When we meet Lara in the first act she’s living in London on a shoestring budget, refusing to accept her father’s inheritance- signing that contract would be accepting his death. Instead she makes ends meet by training at a small gym and cycling through the crowded streets as a courier. Right off the bat the film sets the mood firmly in the momentum and thrill of Lara’s life. After overhearing the details of a lucrative courier race, in which a paint can is strapped to her bike leaking paint with a fox tail attached and only given a moments head start, she’s accepted the challenge and races through London closely followed by a league of cyclists. This scene was cleverly shot and a fun way to kickstart the film’s energetic sense of fun. Which is one of the film’s best attributes overall.


Once Lara makes her way to the Croft building to begrudgingly accept her inheritance, she’s given a puzzling cryptex that she solves as she’s being read the specifics of her father’s will, as if she were simply fidgeting. As she does so, a key pops out with a clue that leads her to her father’s own tomb- where she discovers the details of his globe-trotting adventures. She’s quickly off to follow his trail and discover the path he took to his death. She ends up in China before long to question the captain that chartered her father to the remote island. Instead she finds Lu Ren (Daniel Wu) the son of the captain she sought. After some squabbling she offers him a payday worth his while and they set sail, so to speak, for the island dead set in the middle of the devil’s sea.


Once she’s stepped upon the island she meets the villain of the film, Mathias Vogel, an employee of the shapeless Trinity organization played with serviceable cruelty by Walton Goggins. From there the film goes about the usual tropes of any action adventure movie or video game, i.e. solving puzzles, sneaking past unnamed and heinous henchmen, encountering dizzying thrills, all in service of seeking the eponymous tomb. So that’s all well and good, but is the film successful in its execution of these well-worn adventure themed devices? I would say that it does. While this film never reaches the heights of Indiana Jones, it does enough to separate itself as a story all it’s own while maintaining a solid sense of momentum and adequate adventure thrills. Alicia Vikander was an excellent casting choice for this reboot, while the script never reaches for the wise-cracking snark and personality of her video game peer in Nathan Drake, she does a lot with what she’s given. You can feel her struggle and her purpose in seeking answers to her father’s mysterious end.


This latest version of “Tomb Raider” gives a lot of potential for a solid string of sequels if the studio so chooses. There could be some polish done in the future, maybe learn what didn’t exactly work in this entry for example, and this could very well turn into quite an enjoyable series. Though the last five minutes of the film do go a bit over the top in their obvious hopes for another shot at the material. While the film lacks some magic in the writing and the plot points feel a bit familiar, it’s still good fun at the theater!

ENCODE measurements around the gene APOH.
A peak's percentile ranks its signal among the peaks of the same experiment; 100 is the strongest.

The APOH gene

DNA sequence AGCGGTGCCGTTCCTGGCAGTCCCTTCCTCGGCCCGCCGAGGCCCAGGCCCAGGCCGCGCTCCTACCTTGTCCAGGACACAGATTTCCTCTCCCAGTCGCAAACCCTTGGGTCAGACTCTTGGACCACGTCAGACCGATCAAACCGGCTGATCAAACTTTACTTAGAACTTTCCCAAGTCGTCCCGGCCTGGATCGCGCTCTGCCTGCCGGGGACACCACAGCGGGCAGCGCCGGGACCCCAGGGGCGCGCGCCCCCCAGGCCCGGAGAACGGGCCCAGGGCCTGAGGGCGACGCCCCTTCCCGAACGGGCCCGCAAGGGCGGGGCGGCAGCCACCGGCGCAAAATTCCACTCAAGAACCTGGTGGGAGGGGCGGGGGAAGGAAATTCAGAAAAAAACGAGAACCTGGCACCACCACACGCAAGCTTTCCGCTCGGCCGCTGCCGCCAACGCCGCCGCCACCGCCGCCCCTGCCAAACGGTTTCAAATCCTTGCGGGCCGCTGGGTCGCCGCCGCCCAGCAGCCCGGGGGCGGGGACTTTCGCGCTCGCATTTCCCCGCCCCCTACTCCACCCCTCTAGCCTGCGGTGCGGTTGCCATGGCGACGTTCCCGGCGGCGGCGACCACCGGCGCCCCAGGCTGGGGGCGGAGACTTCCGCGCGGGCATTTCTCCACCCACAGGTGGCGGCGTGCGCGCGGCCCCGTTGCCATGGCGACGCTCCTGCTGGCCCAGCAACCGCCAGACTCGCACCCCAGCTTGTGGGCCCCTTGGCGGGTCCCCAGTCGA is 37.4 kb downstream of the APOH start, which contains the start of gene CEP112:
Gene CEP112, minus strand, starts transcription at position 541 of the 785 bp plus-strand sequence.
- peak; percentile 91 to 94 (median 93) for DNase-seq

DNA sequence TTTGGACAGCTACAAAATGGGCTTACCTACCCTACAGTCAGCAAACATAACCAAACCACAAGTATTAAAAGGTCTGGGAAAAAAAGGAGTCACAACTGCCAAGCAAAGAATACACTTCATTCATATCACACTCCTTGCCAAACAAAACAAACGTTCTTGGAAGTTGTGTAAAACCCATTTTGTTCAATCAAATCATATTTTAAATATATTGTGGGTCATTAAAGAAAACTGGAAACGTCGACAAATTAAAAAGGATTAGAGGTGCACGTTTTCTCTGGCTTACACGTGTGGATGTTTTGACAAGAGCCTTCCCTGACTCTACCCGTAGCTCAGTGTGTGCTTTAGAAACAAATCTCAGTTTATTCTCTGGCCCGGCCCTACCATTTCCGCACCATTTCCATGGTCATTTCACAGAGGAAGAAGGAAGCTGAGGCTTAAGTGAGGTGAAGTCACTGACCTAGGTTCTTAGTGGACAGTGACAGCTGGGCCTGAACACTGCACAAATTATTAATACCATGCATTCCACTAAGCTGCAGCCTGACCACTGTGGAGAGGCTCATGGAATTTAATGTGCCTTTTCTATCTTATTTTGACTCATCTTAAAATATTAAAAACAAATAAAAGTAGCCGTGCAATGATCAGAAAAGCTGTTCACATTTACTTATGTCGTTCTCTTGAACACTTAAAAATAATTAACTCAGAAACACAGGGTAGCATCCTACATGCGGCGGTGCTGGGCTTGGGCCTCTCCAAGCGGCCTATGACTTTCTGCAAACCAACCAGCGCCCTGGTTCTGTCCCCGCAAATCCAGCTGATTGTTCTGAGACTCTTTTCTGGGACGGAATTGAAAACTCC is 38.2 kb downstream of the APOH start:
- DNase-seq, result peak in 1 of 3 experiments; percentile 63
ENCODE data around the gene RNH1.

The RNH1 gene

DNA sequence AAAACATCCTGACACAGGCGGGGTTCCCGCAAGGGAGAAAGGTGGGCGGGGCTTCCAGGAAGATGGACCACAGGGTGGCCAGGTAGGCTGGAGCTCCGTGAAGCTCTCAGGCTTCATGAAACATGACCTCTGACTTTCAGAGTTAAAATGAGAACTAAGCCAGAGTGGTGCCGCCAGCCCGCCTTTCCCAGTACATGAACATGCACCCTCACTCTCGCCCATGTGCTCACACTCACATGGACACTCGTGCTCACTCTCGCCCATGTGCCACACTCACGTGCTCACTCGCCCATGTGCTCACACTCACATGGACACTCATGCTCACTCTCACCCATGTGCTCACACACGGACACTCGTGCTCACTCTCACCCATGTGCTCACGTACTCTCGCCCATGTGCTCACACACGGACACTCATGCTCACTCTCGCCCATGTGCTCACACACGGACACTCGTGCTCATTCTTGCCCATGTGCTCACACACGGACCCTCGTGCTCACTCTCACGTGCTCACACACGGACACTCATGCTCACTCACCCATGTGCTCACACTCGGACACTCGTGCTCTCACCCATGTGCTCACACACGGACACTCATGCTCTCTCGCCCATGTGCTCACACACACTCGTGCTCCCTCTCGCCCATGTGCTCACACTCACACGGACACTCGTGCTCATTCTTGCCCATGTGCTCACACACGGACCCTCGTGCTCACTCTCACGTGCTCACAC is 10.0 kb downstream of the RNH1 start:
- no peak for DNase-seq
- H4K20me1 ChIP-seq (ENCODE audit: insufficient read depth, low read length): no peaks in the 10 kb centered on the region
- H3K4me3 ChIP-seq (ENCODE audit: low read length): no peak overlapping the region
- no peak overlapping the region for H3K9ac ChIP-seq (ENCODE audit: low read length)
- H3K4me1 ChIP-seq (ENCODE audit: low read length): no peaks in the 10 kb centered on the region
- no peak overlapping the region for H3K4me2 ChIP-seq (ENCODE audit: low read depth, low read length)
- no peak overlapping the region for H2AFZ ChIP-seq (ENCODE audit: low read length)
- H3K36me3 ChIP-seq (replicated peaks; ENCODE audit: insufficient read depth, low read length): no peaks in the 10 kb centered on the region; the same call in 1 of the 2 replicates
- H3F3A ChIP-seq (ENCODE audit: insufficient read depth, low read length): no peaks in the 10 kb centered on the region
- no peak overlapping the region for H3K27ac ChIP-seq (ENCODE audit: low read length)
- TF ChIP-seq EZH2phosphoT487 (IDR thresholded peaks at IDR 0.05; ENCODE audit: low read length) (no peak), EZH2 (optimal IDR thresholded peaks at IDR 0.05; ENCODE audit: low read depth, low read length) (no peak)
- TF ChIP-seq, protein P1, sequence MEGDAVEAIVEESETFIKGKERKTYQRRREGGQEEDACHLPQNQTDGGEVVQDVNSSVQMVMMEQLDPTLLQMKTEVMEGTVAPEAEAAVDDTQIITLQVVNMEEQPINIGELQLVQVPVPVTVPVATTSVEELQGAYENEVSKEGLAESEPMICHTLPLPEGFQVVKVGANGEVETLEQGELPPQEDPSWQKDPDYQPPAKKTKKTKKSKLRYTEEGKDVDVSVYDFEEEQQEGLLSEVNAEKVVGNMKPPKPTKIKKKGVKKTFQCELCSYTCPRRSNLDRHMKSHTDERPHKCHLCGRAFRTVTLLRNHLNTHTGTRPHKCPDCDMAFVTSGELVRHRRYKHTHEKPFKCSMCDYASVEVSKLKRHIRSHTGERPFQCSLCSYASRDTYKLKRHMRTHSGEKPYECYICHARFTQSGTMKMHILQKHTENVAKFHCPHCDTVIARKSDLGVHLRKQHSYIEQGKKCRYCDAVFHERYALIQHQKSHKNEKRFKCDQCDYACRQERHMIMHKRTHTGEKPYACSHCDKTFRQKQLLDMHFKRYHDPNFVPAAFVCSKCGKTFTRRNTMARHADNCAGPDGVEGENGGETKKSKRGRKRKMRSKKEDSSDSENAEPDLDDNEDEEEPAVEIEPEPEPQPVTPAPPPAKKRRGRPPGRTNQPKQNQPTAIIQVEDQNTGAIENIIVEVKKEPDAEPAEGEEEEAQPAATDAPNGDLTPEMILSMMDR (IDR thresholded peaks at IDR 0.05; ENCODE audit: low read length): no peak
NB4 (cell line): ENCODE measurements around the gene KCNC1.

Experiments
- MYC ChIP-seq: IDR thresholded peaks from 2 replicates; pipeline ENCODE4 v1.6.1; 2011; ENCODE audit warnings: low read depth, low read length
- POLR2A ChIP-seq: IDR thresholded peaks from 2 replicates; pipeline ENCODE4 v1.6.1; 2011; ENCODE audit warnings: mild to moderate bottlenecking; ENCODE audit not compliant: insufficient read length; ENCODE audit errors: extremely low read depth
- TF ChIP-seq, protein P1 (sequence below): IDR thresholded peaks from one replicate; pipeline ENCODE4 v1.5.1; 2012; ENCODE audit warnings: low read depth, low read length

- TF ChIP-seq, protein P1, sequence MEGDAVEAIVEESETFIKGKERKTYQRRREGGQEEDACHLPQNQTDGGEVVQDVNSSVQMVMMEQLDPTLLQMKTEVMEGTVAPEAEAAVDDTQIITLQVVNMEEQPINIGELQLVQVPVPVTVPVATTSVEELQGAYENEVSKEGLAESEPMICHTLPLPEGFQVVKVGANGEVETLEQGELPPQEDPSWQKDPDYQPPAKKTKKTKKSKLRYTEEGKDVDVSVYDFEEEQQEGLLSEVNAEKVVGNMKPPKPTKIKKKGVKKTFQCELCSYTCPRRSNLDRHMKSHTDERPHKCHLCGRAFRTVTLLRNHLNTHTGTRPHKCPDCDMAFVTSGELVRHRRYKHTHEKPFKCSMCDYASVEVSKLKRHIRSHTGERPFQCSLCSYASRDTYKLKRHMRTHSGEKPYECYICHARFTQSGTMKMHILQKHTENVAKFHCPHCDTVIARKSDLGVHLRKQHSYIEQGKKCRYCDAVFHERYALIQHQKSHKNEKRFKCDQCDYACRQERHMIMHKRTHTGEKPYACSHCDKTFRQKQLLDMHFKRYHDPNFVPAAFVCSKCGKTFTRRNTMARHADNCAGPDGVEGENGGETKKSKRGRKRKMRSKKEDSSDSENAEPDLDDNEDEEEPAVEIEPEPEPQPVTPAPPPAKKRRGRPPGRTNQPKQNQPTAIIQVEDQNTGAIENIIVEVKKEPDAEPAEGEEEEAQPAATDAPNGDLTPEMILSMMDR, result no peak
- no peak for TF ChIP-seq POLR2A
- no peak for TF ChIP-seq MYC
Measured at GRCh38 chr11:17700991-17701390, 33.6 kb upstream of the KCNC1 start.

Final Score: three puzzles, one island, and a good deal of fun


Review: DeathWish (2018)

Written by Joe Carnahan and directed by Eli Roth, “Death Wish” is the 2018 remake of the Charles Bronson led 1974 crime/revenge movie. It’s also a heaping pile of poorly timed garbage. Have you ever seen a revenge movie? Generally speaking, the hero usually loses his family or loved ones-or is simply wronged in some form, and he then pursues vigilante justice after the legal system fails him. That’s this whole movie. Which, I could forgive if the film was either, A) comically over-the-top with it’s violence and tone, B) had something important to say- at all, or C) if the film wasn’t as rote, banal, and as bland as it turned out to be.


To be fair, going into this showing I had zero expectations. In fact the whole point of going to see this film with friends was to ‘go see a bad movie’ together. Whew, well by that metric, the film was a success. Which is a shame in all honesty, Bruce Willis used to be a Movie Star-with a capital M! Now he’s relegated to shoehorned and forced ‘action titles’ that rank among this film’s quality. The last ‘Die Hard’ was a travesty and the man’s been sleeping-walking through bad films ever since. The only hope I had going into this film was that Eli Roth, as a well known horror director, could bring a sort of tongue in cheek levity to the film’s untimely subject matter and make it comedically palatable. I was quite wrong with that hope.


If it had been tackled with any sort of imagination instead of the tired ‘been there, done that!’ filmmaking tactics that gave way to this film, there could have been something worthwhile there. In my opinion the most significant problem with the film was it’s lack of confidence. It felt as if there was a tug-of-war between wanting to craft a shoot ’em up gore fest grindhouse flick, and a serious gritty crime film with a glaze of nostalgia for those left wanting after the finale of ‘Breaking Bad’. Speaking of which, Dean Norris and Vincent D’Onofrio both make attempts within the margins of this script to elevate the films status- even if only for a moment- but they too fail in this effort. The material is weak, the direction was left wanting, the script was mind numbing, and Bruce Willis was dead-eyed from the opening scenes to the credits roll. Trust me, you can skip this one. In fact, if you’re looking for some so bad it’s good content I’ll leave a link below to an episode of ‘Best of the Worst’ from Red Letter Media on YouTube. In this particular episode they discuss the third ‘Death Wish’ with Charles Bronson, among other equally bad movies, which is far more entertaining than the current remake in theaters.

Final Score: 1 Wish… FOR DEATH(!)